That is what Paul says that Jesus offers us. The “old things” in our cluttered lives do not miraculously disappear as if they never existed; difficult people still confront us, jobs still put pressure on us, bills must still be paid, and family responsibilities met. 

But as people in the process of being (here’s that word again - being) transformed by God, problems and situations which appeared impassable before can suddenly be seen in a different light.  

Once we are “in Christ” we are able to grow outside the pettiness of our previous self-absorption. “In Christ” we no longer are forced to see relationships and responsibilities from a “human point of view.”

To be “in Christ” has an ecclesial (ekklesia, church or a gathering an assembly) as well as an individual and eschatological dimension. Romans 12:5 makes explicit the connection between being “in Christ” and being “one body in Christ.” 

We are given a new set of relationships not only within the body of Christ, but also in terms of our relationship with those outside Christian or church  communities. If we are “in Christ,” we no longer live to oneself but to Christ. 

What does it mean to really live “in Christ?” It means to live for others, to serve others, and to love others. 

"After World War II, a group of German students volunteered to help rebuild an English cathedral that had been severely damaged by German bombs. As work progressed, they became concerned about a large statue of Jesus, whose arms were outstretched and beneath which was the inscription: “Come unto Me.” 

They had particular difficulty trying to restore the hands, which had been completely destroyed. After much discussion, they decided to let the hands remain missing and changed the inscription to: “Christ has no hands but ours.” 

The work of Jesus Christ in the world is in the hands of those who belong to Him. In that sense, He has no hands but our hands, no feet but our feet. 

The Lord commissioned His earthly ministry to His followers, saying, “Go therefore and make disciples of all the nations, baptizing them in the name of the Father and the Son and the Holy Spirit, teaching them to observe all that I commanded you” (Matt 28:20)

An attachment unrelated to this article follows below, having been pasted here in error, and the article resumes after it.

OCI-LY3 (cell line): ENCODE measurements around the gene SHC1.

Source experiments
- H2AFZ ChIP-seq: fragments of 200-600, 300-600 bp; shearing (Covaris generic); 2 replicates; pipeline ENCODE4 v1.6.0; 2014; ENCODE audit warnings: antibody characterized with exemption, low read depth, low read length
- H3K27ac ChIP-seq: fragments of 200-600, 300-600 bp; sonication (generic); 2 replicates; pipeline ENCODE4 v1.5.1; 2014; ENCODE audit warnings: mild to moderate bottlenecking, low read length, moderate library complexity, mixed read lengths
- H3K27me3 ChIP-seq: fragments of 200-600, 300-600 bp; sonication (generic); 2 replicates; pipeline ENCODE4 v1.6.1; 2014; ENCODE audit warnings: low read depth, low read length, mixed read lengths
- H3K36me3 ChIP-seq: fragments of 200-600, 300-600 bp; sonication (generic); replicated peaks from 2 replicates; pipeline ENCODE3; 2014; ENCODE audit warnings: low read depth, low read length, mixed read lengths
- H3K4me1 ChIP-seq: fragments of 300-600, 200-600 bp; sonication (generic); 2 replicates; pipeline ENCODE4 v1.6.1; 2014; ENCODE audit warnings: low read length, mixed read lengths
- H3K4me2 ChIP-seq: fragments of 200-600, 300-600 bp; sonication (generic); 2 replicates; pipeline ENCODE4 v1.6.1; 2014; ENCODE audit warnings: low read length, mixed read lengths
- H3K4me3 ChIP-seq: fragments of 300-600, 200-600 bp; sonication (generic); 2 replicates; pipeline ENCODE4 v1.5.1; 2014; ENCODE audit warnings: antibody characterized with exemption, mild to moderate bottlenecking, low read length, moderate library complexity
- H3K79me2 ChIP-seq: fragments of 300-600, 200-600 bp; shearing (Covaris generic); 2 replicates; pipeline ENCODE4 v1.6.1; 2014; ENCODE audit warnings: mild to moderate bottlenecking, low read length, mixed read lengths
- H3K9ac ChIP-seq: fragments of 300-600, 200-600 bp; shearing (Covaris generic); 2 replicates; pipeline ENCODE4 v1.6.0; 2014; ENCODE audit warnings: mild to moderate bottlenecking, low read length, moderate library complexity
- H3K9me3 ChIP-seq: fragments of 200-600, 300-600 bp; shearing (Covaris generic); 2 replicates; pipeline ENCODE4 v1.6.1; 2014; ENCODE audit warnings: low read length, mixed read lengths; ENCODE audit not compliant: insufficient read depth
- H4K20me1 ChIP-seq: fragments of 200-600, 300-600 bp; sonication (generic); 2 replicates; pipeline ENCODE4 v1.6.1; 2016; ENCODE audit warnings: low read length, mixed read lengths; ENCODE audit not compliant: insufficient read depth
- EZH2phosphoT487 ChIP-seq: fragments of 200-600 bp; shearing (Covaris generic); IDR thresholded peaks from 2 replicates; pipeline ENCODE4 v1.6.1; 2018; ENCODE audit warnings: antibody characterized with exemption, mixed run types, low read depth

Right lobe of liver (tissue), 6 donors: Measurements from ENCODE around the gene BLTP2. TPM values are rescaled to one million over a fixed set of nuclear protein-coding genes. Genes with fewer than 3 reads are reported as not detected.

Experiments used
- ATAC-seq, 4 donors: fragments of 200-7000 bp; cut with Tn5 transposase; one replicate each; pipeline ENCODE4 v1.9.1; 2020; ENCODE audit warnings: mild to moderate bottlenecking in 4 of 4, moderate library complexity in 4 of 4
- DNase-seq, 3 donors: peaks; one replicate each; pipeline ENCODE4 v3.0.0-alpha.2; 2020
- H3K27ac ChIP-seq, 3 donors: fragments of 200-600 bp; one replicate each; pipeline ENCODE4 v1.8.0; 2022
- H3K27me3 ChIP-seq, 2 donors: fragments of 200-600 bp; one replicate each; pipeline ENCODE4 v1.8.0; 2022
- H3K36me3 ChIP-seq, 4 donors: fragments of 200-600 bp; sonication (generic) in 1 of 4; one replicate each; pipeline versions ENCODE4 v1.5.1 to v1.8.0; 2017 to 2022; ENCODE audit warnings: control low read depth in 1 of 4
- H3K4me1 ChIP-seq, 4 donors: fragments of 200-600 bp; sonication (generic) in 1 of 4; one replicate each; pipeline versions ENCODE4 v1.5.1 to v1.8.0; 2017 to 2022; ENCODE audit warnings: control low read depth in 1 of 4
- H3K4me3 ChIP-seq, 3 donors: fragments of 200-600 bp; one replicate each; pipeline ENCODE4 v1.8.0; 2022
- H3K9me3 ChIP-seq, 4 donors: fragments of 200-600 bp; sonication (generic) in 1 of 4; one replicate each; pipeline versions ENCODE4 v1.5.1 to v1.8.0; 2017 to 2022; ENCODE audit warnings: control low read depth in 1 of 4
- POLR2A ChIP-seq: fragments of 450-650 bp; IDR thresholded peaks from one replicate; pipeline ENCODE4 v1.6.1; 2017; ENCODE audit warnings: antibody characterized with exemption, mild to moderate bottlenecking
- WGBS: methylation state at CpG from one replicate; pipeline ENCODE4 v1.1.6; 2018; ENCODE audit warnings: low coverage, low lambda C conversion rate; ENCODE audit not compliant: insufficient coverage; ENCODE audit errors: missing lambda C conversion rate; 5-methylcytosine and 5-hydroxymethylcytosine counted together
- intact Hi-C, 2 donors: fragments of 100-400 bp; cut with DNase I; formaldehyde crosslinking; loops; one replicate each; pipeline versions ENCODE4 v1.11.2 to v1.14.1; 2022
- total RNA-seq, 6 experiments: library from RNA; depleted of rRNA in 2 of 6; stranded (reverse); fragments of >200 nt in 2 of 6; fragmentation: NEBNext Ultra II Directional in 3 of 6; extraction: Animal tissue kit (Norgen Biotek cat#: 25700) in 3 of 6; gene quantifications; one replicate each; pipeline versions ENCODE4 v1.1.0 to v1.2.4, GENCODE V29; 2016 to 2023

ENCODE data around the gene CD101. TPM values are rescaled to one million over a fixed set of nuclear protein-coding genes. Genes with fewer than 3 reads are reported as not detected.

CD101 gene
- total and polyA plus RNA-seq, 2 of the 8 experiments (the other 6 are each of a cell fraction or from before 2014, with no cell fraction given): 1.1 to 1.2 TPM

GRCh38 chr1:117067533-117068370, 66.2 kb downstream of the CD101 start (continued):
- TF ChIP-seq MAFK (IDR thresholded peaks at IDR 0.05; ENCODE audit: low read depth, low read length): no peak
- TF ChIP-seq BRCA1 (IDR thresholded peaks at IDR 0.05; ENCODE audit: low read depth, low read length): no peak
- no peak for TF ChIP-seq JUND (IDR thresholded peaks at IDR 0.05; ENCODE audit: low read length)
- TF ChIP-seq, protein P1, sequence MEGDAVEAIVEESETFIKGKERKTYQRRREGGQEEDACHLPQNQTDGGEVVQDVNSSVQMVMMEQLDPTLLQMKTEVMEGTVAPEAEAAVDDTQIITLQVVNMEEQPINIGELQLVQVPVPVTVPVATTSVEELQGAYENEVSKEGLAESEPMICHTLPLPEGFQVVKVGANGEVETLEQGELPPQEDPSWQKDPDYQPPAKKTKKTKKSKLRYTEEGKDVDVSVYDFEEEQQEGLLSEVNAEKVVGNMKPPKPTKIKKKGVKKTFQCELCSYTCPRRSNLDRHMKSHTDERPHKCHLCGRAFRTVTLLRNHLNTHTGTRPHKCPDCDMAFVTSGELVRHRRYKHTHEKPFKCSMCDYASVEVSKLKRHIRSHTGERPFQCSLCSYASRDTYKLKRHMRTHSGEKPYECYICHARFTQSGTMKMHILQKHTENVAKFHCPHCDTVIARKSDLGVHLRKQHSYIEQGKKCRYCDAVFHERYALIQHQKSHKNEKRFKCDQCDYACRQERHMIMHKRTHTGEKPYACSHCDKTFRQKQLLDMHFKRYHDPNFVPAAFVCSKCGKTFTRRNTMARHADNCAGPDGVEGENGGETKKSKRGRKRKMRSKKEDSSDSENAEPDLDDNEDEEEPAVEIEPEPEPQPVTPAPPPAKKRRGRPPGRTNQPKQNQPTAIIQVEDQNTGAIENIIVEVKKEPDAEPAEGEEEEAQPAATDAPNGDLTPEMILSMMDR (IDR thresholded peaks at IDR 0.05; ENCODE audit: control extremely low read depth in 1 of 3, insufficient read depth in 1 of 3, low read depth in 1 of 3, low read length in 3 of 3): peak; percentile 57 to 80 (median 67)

The purpose of offering ourselves to God as living sacrifices is not mystical or complex but extremely practical. We are to work together with others who are living their lives as a living and holy sacrifice to God to carry out the work of the kingdom of God through the church.
We BE-come the hands and feet of God here on earth.  

When we give ourselves over to God, it will have not only profound effects on ourselves, but it will also have a profound effect on others. It will affect our relationships with God, the church and those who don’t yet recognize God’s lordship over their lives.
We cannot be truly successful in His work without being genuinely devoted to Him.

Romans 12:3-5 underscores the fact that we cannot be committed to Christ, yet inactive in the work and life of the church. Many people will claim a close relationship with Jesus, yet they will not be an active part of His kingdom!

When the life of each individual Christian is a living and Holy sacrifice to God, we will all be focused on working together in God’s church. Being able to work together will require a proper attitude, a proper relationship which is unity in diversity while using our gifts.